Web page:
Editing Migrations

Posted by Luke Francl
on Wednesday, January 20

I have a confession to make: when I’m starting out a new project, especially if it’s a small team, I like to edit my migrations.

At the beginning of a project there are always a ton of changes in how models are defined and how they relate to one another. I find it so much easier to edit migrations and keep these initial declarations compact than to write new migrations for every piddling change.

The downside is an increased communications burden—people need to know they need to run rake db:migrate:reset when migrations change. And, of course, once you’ve got real data in production, you can’t do this.

But at the beginning of a project, I like to edit my migrations.

Comments

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  1. Mike MondragonJanuary 20, 2010 @ 10:46 AM

    I totally do this. A related pet peeve is coming fresh into an existing project and having db:migrate fail when executed on a new db.

  2. Dan WeinandJanuary 20, 2010 @ 10:59 AM

    I’m with you. No point in leaving a huge audit trail for changes made long before anything was ever deployed. And to go with Mike, I generally think it’s a good idea for developers to re-migrate from scratch even after you stop editing migrations. That way you ensure a consistent database state across all developers.

  3. Dan WeinandJanuary 20, 2010 @ 10:59 AM

    I’m with you. No point in leaving a huge audit trail for changes made long before anything was ever deployed. And to go with Mike, I generally think it’s a good idea for developers to re-migrate from scratch even after you stop editing migrations. That way you ensure a consistent database state across all developers.

  4. TonyJanuary 20, 2010 @ 11:02 AM

    The problem is when dudes do this later in a project and then fail to tell everyone else to reset. It’s all about communicating. If your coworkers don’t bother to say, “hey, re-run this migration,” then you have other problems!

  5. jeemJanuary 20, 2010 @ 11:18 AM

    No big deal. I use rake db:migrate:redo and tune the latest migration all the time.

  6. Tore DarellJanuary 20, 2010 @ 12:18 PM

    Nothing wrong with that. Everyone does it.

  7. Daniel HuckstepJanuary 20, 2010 @ 01:16 PM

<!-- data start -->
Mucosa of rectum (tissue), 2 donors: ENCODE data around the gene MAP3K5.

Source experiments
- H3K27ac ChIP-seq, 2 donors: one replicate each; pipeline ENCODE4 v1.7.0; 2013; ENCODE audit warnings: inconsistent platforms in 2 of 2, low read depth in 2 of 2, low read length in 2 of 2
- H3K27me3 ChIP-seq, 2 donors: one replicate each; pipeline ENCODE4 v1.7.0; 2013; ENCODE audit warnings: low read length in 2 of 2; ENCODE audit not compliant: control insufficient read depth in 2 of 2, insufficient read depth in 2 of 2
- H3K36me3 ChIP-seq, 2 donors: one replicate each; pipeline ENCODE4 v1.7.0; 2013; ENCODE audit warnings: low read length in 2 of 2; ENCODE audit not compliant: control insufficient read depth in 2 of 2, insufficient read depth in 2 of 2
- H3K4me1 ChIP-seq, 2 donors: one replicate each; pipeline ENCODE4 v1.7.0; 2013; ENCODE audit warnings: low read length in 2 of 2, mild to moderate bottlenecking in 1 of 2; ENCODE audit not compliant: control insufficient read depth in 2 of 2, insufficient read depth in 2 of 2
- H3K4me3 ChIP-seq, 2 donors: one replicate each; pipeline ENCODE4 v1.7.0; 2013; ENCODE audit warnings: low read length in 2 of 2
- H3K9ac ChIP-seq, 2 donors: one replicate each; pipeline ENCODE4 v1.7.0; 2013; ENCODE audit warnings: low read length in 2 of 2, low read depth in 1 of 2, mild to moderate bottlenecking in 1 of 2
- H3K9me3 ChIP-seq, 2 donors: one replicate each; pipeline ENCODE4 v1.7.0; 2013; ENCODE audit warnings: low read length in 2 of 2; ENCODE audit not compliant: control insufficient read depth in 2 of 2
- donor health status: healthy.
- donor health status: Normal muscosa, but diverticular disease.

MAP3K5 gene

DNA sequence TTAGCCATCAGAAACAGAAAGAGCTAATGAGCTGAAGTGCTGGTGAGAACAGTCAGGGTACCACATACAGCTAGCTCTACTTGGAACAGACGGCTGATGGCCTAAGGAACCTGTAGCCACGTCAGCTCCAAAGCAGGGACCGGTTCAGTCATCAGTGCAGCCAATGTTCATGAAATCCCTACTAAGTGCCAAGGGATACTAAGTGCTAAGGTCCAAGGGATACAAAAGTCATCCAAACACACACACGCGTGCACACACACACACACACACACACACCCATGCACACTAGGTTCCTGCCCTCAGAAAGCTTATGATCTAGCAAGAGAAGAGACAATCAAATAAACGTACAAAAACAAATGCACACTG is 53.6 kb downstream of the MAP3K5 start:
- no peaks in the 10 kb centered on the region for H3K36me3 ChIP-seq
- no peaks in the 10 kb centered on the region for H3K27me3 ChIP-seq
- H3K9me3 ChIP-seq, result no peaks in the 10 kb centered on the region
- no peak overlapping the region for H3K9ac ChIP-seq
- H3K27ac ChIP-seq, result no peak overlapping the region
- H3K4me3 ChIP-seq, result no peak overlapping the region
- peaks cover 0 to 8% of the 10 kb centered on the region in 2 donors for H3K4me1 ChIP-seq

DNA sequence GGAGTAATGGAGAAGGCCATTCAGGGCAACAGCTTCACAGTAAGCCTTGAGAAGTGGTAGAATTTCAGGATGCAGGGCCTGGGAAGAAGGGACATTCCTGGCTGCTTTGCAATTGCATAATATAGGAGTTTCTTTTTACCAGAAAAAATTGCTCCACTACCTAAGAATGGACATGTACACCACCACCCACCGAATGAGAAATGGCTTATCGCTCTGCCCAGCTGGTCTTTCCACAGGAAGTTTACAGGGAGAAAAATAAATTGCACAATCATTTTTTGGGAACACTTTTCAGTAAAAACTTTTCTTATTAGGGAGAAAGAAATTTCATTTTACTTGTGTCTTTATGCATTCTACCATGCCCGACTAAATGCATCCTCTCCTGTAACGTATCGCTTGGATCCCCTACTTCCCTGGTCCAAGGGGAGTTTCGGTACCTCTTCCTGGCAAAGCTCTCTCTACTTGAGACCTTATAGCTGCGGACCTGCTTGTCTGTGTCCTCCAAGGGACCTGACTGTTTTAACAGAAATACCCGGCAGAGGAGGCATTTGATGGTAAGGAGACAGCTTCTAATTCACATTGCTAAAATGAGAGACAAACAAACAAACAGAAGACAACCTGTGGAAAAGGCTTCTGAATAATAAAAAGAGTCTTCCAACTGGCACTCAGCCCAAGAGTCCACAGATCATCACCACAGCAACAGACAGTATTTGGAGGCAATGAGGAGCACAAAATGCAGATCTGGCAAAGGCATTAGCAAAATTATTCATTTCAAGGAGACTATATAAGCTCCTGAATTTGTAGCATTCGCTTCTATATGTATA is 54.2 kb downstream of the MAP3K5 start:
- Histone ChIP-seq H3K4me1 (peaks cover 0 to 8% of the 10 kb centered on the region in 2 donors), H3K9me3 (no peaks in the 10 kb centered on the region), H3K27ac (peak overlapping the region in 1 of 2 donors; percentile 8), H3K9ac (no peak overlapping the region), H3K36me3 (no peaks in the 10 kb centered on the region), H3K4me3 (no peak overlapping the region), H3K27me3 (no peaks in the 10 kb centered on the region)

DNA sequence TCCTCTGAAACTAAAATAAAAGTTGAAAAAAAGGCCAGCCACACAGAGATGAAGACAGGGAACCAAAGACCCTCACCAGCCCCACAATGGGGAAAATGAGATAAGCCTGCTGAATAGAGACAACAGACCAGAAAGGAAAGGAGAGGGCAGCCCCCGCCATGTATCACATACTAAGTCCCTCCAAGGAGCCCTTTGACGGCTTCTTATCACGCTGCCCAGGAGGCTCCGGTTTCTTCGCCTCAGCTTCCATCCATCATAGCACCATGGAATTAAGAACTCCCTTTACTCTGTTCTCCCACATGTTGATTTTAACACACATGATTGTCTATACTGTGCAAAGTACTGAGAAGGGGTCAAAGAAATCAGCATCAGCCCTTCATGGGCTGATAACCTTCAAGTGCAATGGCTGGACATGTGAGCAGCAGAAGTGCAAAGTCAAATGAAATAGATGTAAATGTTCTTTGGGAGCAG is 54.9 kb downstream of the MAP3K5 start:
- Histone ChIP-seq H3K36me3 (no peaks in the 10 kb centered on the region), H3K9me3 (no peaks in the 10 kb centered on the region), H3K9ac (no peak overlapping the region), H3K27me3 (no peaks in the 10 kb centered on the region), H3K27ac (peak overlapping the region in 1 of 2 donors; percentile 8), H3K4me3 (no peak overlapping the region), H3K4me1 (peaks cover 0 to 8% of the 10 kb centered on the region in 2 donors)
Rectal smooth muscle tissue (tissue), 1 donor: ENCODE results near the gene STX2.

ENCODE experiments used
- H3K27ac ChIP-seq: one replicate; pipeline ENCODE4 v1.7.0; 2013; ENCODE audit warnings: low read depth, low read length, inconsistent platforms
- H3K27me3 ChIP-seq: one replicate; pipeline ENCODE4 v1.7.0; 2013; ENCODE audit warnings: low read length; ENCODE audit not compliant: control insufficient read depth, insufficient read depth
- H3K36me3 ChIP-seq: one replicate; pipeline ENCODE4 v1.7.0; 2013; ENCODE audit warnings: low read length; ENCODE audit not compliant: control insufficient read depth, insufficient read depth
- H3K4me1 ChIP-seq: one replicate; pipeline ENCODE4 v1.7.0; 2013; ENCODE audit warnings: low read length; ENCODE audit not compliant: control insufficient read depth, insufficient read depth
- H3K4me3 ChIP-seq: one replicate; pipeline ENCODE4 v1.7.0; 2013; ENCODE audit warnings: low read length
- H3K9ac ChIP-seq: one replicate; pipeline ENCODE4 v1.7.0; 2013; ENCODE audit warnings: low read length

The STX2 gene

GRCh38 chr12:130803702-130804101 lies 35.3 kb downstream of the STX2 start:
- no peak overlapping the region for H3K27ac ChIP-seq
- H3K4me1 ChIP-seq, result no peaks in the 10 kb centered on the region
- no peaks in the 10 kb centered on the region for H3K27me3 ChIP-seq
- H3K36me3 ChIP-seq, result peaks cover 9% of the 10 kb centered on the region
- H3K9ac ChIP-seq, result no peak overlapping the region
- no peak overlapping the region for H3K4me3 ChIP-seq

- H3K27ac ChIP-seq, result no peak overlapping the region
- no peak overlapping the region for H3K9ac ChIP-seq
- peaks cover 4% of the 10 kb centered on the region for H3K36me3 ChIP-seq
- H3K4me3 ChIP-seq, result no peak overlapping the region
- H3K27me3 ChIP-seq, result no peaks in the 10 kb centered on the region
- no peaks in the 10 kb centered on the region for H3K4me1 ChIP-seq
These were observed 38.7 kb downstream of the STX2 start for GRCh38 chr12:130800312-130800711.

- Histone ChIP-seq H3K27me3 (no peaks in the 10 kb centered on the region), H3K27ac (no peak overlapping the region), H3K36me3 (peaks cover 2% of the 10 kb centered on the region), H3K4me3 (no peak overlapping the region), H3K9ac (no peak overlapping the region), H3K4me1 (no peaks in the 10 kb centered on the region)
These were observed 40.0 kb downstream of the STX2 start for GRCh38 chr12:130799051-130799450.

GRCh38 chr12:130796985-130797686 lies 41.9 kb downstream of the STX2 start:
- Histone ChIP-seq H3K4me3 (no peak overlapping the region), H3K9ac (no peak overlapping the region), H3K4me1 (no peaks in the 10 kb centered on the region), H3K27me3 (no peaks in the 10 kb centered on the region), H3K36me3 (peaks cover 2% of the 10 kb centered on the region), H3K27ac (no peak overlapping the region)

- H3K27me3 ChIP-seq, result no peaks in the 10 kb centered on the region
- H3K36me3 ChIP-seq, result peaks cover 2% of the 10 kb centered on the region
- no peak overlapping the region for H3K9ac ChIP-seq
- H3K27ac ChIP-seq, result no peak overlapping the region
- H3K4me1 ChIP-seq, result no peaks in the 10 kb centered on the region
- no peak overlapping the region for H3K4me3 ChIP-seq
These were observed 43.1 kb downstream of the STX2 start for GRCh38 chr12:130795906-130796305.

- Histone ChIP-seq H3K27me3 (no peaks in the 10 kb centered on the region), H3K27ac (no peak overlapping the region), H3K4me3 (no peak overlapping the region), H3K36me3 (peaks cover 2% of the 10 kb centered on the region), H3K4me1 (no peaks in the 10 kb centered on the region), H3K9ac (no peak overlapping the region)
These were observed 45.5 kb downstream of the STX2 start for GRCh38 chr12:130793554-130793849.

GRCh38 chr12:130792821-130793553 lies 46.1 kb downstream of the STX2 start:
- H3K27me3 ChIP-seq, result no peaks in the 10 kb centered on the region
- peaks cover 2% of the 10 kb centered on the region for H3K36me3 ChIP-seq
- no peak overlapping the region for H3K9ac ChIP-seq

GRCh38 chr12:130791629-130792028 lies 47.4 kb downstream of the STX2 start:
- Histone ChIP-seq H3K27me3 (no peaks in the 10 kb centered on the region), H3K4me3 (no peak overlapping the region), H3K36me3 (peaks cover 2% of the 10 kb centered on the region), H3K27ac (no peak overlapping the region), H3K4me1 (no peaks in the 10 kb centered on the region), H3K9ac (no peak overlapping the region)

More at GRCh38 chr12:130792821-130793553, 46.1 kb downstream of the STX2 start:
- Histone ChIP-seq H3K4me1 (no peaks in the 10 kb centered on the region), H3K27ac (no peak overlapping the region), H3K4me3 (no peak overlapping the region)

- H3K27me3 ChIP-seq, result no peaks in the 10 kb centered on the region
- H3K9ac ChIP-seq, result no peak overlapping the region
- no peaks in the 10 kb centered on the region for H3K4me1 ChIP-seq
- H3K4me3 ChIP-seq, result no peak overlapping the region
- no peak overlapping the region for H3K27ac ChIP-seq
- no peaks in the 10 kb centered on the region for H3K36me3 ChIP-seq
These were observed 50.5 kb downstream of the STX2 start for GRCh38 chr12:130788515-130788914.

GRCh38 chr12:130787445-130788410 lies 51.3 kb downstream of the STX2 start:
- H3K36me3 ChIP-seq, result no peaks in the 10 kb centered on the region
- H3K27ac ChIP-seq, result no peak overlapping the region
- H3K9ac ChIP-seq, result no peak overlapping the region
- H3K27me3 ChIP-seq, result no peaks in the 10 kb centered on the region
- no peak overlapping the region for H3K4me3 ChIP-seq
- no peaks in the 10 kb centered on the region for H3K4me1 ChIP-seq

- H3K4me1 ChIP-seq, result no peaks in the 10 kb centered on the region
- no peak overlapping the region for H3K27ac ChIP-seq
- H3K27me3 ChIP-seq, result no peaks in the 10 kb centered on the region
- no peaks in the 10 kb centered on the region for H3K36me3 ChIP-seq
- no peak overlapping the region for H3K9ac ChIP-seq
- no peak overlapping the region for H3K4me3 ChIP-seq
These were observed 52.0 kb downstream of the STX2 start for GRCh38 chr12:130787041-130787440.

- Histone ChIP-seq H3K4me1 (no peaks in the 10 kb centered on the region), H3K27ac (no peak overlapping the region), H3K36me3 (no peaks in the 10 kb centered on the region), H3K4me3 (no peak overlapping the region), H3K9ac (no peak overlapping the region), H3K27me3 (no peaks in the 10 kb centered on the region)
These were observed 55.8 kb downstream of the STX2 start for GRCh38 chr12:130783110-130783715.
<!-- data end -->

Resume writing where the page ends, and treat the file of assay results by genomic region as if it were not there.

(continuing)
You’ve got my vote too. Editing migrations is no big deal before things are live.

  8. daeltarJanuary 20, 2010 @ 01:36 PM

    Yes, it helps keep things reasonably simple.

  9. David BackeusJanuary 20, 2010 @ 01:59 PM

    Starting out with db:migrate is deprecated to me in favor of db:setup. Which will first load the schema.rb, then migrations, then the seeds.

    Since you then always have a clean schema.rb fiddling with a high number of migrations becomes less of an obstacle.

    I sometimes mess about with migrations but only in the scope of one commit. I wouldn’t edit migrations after they’ve been checked in to version control.

  10. Steve St. MartinJanuary 20, 2010 @ 03:25 PM

    Yeah, I totally do this too, especially on the latest migration rather then having 100 migration files.

  11. Lar Van Der JagtJanuary 20, 2010 @ 10:02 PM

    I’ve been doing this for a while as well. I usually roll up the tasks db:drop, db:create, db:migrate, db:seed & db:test:prepare into one rake db:cycle task.

  12. Daniel FischerJanuary 23, 2010 @ 12:42 AM

    Yep, I do this too. Don’t worry too much :)

  13. Thomas R. KollJanuary 24, 2010 @ 09:19 AM

    I that do occasionally too when the migration didn’t run on production yet. Otherwise it must be a new migration.

    But since I’ve moved on to MongoDB for new projects there are almost no more migrations to write.

  14. JonasJanuary 24, 2010 @ 09:48 AM

    The number of times I’ve been bitten by someone having changed “just that little thing” in an old migration… If you’re working on your own, then by all means, who cares! But if you’re working on a team, if you’re working with me, don’t change checked in migrations, or I will hate you.

  15. GravisJanuary 31, 2010 @ 07:46 AM

    We all like to edit our initial migrations :) That’s why I’m using a lot the automigrations plugin. When the project is ready for production, I use the plugin to create a first valid and unique migration, pretty handy !